This parable leaves no doubt about who our neighbor is—anyone (without distinction of race or relationship) who needs our help; nor about how we should love him—by taking pity on him, being compassionate towards his spiritual and corporal needs; and it is not just a matter of having the right feelings towards him: we must do something, we must generously serve him.

Christians, who are disciples of Christ, should share his love and compassion, never distancing themselves from others’ needs. One way to express love for one’s neighbor is to perform the “works of mercy”, which get their name from the fact that they are not duties in justice. There are fourteen such works, seven spiritual and seven corporal. The spiritual are: To convert the sinner; To instruct the ignorant; To counsel the doubtful; To comfort the sorrowful; To bear wrongs patiently; To forgive injuries; To pray for the living and the dead. The corporal works are: To feed the hungry; To give drink to the thirsty; To clothe the naked; To shelter the homeless; To visit the sick; To visit the imprisoned; To bury the dead.[1]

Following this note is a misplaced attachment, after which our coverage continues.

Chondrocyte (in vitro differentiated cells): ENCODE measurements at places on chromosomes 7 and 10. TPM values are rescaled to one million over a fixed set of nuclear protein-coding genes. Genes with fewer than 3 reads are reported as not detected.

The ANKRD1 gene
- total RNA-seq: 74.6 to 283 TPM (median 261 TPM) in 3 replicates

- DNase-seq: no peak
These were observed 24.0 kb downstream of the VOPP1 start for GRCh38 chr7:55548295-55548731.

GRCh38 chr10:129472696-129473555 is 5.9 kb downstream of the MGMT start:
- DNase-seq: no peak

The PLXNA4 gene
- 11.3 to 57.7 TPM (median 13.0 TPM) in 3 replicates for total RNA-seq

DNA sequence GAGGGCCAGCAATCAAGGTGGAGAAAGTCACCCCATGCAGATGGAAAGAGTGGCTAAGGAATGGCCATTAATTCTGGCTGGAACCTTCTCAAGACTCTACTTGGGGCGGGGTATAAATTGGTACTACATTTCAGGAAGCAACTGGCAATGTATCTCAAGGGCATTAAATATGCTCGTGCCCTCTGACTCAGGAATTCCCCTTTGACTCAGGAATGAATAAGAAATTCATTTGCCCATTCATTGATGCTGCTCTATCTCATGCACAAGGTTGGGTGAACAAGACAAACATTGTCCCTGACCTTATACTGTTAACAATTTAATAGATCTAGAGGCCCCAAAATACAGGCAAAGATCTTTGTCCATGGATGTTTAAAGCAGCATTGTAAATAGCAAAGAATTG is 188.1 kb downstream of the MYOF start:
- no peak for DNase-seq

“But when he, who from my mother’s womb had set me apart.”

People who enjoy the art of cooking will often set apart a particular item for a special purpose. I can recall my mother washing Roma tomatoes before she cut them up to put in a pot. Every now and then she would set would set one aside. I asked her why she did that and she replied, “That’s too good to put in the pot. We’ll use that for our special sandwiches.”

Mother could always spot those things that were created for a more valued purposes. In our reading from Galatians, we see how the Lord set Paul apart for his special purpose – to be an apostle.

Did you know that we are given special and unique gifts designated specifically for us? Your opportunity is to discover your gifts and embrace them. Only then will you find your special purpose – just as Paul did!

May the virtues of faith, hope, and love go with you today – DV.



[1] Saint Luke’s Gospel, The Navarre Bible (Dublin; New York: Four Courts Press; Scepter Publishers, 2005), 110.